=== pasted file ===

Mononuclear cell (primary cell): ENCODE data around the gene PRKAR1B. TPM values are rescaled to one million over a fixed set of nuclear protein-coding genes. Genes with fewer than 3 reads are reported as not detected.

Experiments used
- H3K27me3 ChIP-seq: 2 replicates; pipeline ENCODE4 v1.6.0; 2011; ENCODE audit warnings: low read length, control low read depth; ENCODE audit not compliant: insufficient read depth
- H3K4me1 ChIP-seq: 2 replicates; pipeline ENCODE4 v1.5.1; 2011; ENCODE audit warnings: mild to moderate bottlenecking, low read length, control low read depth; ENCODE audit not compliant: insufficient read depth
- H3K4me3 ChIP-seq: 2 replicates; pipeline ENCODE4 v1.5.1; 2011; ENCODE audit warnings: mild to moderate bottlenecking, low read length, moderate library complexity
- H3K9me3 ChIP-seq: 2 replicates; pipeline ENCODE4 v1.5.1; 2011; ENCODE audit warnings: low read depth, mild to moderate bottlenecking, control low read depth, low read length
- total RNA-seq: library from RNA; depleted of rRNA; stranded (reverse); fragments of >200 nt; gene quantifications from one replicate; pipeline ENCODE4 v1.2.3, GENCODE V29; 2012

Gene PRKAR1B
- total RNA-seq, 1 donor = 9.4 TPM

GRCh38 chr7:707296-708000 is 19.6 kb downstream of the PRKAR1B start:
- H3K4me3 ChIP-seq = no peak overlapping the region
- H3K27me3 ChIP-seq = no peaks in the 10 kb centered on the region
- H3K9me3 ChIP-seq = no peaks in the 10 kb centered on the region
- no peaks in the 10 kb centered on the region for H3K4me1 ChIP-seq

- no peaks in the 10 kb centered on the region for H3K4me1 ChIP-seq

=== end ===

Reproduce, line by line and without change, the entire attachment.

Mononuclear cell (primary cell): ENCODE data around the gene PRKAR1B. TPM values are rescaled to one million over a fixed set of nuclear protein-coding genes. Genes with fewer than 3 reads are reported as not detected.

Experiments used
- H3K27me3 ChIP-seq: 2 replicates; pipeline ENCODE4 v1.6.0; 2011; ENCODE audit warnings: low read length, control low read depth; ENCODE audit not compliant: insufficient read depth
- H3K4me1 ChIP-seq: 2 replicates; pipeline ENCODE4 v1.5.1; 2011; ENCODE audit warnings: mild to moderate bottlenecking, low read length, control low read depth; ENCODE audit not compliant: insufficient read depth
- H3K4me3 ChIP-seq: 2 replicates; pipeline ENCODE4 v1.5.1; 2011; ENCODE audit warnings: mild to moderate bottlenecking, low read length, moderate library complexity
- H3K9me3 ChIP-seq: 2 replicates; pipeline ENCODE4 v1.5.1; 2011; ENCODE audit warnings: low read depth, mild to moderate bottlenecking, control low read depth, low read length
- total RNA-seq: library from RNA; depleted of rRNA; stranded (reverse); fragments of >200 nt; gene quantifications from one replicate; pipeline ENCODE4 v1.2.3, GENCODE V29; 2012

Gene PRKAR1B
- total RNA-seq, 1 donor = 9.4 TPM

GRCh38 chr7:707296-708000 is 19.6 kb downstream of the PRKAR1B start:
- H3K4me3 ChIP-seq = no peak overlapping the region
- H3K27me3 ChIP-seq = no peaks in the 10 kb centered on the region
- H3K9me3 ChIP-seq = no peaks in the 10 kb centered on the region
- no peaks in the 10 kb centered on the region for H3K4me1 ChIP-seq

- no peaks in the 10 kb centered on the region for H3K4me1 ChIP-seq